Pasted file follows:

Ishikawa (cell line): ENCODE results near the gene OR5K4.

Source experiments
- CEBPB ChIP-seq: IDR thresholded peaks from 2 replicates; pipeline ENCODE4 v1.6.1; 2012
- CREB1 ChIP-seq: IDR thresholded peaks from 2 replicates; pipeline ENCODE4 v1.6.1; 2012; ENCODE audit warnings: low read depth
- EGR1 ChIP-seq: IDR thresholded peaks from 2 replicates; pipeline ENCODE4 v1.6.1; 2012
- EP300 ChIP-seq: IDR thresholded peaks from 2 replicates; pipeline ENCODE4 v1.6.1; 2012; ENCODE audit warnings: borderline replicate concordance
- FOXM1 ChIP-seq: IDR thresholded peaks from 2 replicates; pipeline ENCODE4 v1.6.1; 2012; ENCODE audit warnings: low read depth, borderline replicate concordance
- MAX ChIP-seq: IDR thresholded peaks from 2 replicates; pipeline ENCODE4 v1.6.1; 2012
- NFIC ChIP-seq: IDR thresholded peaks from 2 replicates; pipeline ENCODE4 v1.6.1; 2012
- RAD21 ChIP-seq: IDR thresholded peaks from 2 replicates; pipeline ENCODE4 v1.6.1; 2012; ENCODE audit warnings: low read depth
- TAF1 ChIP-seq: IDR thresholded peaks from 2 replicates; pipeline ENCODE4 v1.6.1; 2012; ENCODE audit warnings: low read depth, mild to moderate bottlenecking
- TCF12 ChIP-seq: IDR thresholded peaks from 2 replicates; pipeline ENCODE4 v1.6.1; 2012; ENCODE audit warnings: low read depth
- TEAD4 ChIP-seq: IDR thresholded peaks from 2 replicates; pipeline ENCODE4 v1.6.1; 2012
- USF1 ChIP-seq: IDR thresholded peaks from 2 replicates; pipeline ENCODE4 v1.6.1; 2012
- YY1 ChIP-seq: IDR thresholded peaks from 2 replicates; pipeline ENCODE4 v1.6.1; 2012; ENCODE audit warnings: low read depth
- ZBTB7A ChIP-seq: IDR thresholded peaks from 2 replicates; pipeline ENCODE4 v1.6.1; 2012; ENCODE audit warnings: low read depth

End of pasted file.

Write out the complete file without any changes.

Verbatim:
Ishikawa (cell line): ENCODE results near the gene OR5K4.

Source experiments
- CEBPB ChIP-seq: IDR thresholded peaks from 2 replicates; pipeline ENCODE4 v1.6.1; 2012
- CREB1 ChIP-seq: IDR thresholded peaks from 2 replicates; pipeline ENCODE4 v1.6.1; 2012; ENCODE audit warnings: low read depth
- EGR1 ChIP-seq: IDR thresholded peaks from 2 replicates; pipeline ENCODE4 v1.6.1; 2012
- EP300 ChIP-seq: IDR thresholded peaks from 2 replicates; pipeline ENCODE4 v1.6.1; 2012; ENCODE audit warnings: borderline replicate concordance
- FOXM1 ChIP-seq: IDR thresholded peaks from 2 replicates; pipeline ENCODE4 v1.6.1; 2012; ENCODE audit warnings: low read depth, borderline replicate concordance
- MAX ChIP-seq: IDR thresholded peaks from 2 replicates; pipeline ENCODE4 v1.6.1; 2012
- NFIC ChIP-seq: IDR thresholded peaks from 2 replicates; pipeline ENCODE4 v1.6.1; 2012
- RAD21 ChIP-seq: IDR thresholded peaks from 2 replicates; pipeline ENCODE4 v1.6.1; 2012; ENCODE audit warnings: low read depth
- TAF1 ChIP-seq: IDR thresholded peaks from 2 replicates; pipeline ENCODE4 v1.6.1; 2012; ENCODE audit warnings: low read depth, mild to moderate bottlenecking
- TCF12 ChIP-seq: IDR thresholded peaks from 2 replicates; pipeline ENCODE4 v1.6.1; 2012; ENCODE audit warnings: low read depth
- TEAD4 ChIP-seq: IDR thresholded peaks from 2 replicates; pipeline ENCODE4 v1.6.1; 2012
- USF1 ChIP-seq: IDR thresholded peaks from 2 replicates; pipeline ENCODE4 v1.6.1; 2012
- YY1 ChIP-seq: IDR thresholded peaks from 2 replicates; pipeline ENCODE4 v1.6.1; 2012; ENCODE audit warnings: low read depth
- ZBTB7A ChIP-seq: IDR thresholded peaks from 2 replicates; pipeline ENCODE4 v1.6.1; 2012; ENCODE audit warnings: low read depth